Posted on 22nd November 2011 by Philly Graham
Working in the third sector, you regularly come across individuals throwing themselves out of a plane and into the challenge of raising money for a cause they believe in. I have repeatedly seen fundraisers achieve greater success than they expected to, disproving the economic climate’s murmurings that now is not a good time. So how do they do it?
The most important lesson I have learnt is that fundraising is all about people. The reason people want to raise money and the reason people give money is down to a personal connection with either the fundraiser or their cause. Put simply, people are the centre.
This is also the secret behind two of the country's biggest fundraisers. Now in its 90th year, The Royal British Legion’s Poppy Appeal aims to raise an awesome £40 million, and all simply from the sale of a paper poppy. Having raised £18 million last year, Children in Need’s 32nd appeal night may well reach a similar level of support. They are very different in approach. One sells a product; the other relies on community fundraising events. But there is a common dominator, their power to make people feel they are part of something.
At Alzheimer’s Society we recognise this only too well, and our work with Tesco over the past year has been successful largely due to the high engagement of their staff in what we are doing. With almost half of their staff knowing a loved one with dementia, there is an immediate level of understanding in the difference their money could make. And we have seen the result of this, with over £4 million raised so far, a large majority of which is down to staff fundraising.
But it is here I recognise there could lie a potential challenge for the heritage sector. Fundraising for servicemen, children in need, or people with dementia are emotive causes. Raising money to restore a church, run an oral history project or produce a new interpretation are arguably less easy sells.
So how can you go about it?
If fundraising is about people, ask yourself what it is about your campaign that would make people care. Perhaps there is some family history caught up in your building that could lead to you getting some support from those associated; or if your building had a history of performances or a relationship to music, perhaps you could enlist the support of your local drama or music groups. I like the Birmingham Conservation Trust's idea of bringing the Newman Brothers' Coffin Fittings Works to life with a specially commissioned theatre production. Try to find a hook that can fire up people's imagination and helps people connect with your place or project.
Friends and family are a really good place to start, as they will already be more likely to care about the work you do and as such are more likely to support you and spread the word. Don’t be afraid to ask for their help. It is the group you identify in this way who will be the key to helping you get your campaign off the ground.
The next question is, what could your campaign look like? With less grants around for heritage projects, perhaps you could look at the other options open to you, such as running an event.
Earlier this year, I led the organisation of a bucket collection in Tesco stores across the country. The challenge was to recruit thousands of volunteers to help collect over a two-day period. Those we got involved were current supporters, members, friends and family, but also people further afield who saw our advertising, recruitment materials or press coverage about the event. The collection ended up raising almost £320,000. Although this was on a large scale, the key steps we went through remain the same.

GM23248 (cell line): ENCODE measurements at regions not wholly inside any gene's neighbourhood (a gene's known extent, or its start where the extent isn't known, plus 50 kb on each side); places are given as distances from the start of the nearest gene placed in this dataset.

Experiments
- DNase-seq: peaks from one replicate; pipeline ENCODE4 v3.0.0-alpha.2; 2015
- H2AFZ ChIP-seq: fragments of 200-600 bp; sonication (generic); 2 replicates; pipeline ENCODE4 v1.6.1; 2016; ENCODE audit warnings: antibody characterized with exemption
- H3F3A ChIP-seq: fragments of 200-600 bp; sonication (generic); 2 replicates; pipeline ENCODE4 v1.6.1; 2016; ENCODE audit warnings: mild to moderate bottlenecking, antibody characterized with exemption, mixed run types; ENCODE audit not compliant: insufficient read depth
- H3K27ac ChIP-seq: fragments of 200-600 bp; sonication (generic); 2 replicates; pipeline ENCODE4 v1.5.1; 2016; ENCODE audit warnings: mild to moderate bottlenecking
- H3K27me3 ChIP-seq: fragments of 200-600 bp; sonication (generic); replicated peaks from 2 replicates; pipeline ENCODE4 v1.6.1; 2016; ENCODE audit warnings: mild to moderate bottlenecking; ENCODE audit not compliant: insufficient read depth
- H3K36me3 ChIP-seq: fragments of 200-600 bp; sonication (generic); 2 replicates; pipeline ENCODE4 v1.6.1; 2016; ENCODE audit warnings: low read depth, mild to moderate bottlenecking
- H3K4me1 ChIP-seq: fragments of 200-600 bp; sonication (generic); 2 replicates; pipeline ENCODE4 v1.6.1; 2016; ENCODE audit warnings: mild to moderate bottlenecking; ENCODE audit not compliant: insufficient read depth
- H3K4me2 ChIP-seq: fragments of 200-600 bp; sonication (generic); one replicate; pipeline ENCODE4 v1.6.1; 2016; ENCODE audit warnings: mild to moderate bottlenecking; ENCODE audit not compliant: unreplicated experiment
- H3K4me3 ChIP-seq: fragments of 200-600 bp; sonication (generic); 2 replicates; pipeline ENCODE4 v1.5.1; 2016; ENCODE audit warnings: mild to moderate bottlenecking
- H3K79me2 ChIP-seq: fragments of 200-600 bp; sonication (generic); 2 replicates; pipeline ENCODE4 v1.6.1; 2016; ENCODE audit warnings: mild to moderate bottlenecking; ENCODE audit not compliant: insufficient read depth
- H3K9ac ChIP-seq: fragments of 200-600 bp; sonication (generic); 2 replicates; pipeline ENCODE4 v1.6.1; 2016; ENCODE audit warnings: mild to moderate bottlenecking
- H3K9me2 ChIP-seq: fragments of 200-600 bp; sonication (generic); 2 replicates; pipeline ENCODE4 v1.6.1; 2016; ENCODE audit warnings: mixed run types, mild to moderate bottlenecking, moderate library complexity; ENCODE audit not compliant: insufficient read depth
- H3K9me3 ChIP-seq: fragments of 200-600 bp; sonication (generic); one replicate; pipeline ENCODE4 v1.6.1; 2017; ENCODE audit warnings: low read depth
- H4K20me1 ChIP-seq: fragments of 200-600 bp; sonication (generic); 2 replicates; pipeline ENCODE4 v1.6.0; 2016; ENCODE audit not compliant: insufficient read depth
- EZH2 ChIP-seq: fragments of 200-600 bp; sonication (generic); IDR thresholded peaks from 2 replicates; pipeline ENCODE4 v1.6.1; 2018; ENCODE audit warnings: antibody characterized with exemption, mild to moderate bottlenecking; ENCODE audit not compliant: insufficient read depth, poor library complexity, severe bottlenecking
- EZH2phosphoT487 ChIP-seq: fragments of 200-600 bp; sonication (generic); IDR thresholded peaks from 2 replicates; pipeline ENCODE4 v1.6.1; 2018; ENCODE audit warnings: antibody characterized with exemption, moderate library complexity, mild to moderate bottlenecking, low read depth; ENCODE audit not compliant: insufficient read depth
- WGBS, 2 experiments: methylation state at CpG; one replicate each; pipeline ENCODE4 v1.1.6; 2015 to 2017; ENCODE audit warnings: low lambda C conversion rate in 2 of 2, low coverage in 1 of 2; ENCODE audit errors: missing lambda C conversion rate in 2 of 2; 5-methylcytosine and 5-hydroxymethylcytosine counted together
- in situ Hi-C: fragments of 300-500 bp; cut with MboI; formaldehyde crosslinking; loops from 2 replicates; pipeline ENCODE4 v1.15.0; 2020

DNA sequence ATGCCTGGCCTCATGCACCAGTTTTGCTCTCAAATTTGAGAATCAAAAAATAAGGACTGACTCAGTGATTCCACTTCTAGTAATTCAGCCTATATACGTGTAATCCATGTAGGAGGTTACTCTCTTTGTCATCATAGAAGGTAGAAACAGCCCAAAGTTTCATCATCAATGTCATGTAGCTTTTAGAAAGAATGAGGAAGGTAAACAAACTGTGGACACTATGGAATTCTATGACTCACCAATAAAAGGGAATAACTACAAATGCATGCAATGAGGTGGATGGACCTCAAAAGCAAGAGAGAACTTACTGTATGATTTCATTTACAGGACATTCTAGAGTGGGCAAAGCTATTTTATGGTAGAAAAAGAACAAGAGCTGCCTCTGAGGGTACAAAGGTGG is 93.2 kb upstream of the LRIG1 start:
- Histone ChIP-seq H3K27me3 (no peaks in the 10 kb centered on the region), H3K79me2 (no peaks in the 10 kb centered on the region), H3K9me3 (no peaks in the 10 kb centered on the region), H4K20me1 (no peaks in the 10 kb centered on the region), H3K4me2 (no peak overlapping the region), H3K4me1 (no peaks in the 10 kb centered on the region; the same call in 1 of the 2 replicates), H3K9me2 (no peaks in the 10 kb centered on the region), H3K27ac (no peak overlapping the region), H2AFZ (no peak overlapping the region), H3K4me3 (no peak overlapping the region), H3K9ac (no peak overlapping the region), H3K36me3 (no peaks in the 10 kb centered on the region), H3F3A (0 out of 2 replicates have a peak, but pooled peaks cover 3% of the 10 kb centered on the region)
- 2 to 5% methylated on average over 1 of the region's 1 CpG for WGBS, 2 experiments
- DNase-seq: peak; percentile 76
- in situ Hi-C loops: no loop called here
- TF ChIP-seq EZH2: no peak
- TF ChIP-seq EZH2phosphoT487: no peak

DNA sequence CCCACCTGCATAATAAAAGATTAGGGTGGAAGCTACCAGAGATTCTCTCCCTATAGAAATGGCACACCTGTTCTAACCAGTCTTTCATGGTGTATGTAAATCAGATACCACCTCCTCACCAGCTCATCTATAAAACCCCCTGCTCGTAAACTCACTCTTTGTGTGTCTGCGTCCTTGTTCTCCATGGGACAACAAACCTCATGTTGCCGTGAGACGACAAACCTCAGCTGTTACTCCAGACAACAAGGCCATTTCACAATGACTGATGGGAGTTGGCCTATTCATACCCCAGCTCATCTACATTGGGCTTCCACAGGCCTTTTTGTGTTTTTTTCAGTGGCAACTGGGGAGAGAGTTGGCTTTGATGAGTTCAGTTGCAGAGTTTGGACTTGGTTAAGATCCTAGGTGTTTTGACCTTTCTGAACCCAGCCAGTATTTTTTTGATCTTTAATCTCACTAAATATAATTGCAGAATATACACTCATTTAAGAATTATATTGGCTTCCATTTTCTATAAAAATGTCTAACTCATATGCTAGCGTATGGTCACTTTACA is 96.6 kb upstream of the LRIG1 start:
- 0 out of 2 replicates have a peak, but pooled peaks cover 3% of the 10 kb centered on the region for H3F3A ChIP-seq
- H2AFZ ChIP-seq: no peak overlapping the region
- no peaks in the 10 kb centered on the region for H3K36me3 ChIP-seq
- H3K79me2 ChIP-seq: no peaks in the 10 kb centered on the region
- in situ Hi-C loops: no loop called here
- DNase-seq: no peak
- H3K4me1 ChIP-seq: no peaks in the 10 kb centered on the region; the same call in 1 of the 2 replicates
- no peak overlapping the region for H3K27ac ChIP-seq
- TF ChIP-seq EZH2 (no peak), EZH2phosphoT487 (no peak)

Firstly, decide how much you are aiming to raise. Then break it down into a step-by-step guide of how are you going to do this. Your plan should include things like:
As mentioned before, working out who you can get involved is a vital stage to any campaign. This should include individuals who would care about your cause; friends and family who could help organise the event or donate their skills in exchange for donations. You could also ask local companies to sponsor the event, donate a raffle prize or help with volunteers on the night.
The best fundraisers are fun and exciting, and offer something a little bit different. So once you have your activity set, think about an interesting way to theme it. If you are going to do more than one activity, having a symbol or an emblem associated with your events can be a good way to become recognisable to your supporters.
Even if you have planned the best activity ever, unless you spread the word, no one will know about it. Local newspapers and notice boards in local shops are a great way of getting your message out there. Talk to your local printers and see if they could sponsor some printing in return for some advertising.
Ensure all your fundraising is legal. This is vital even though sometimes rules and regulations can seem weighty and hard work. To help there are some great websites you can visit, which list easy guides to raffle and auction regulations or information on organising collections. Here are two: www.institute-of-fundraising.org.uk and www.gamblingcommission.gov.uk
After the event, before you do anything else, remember to thank everyone who supported you in the run up and on the day. Let them know how much you raised and restate the difference this is going to make. The more they feel their role had a part to play in the event’s success, the more likely they will support you in your future activity.
A big thank you to Philly Graham for contributing this guest blog post. Philly works as a Senior Corporate Account Executive at Alzheimer’s Society, currently part of the team managing the Tesco Charity of the Year 2011 account with a fundraising target of £5 million. She also managed the Society's first national collection in May 2011, raising £318,000.
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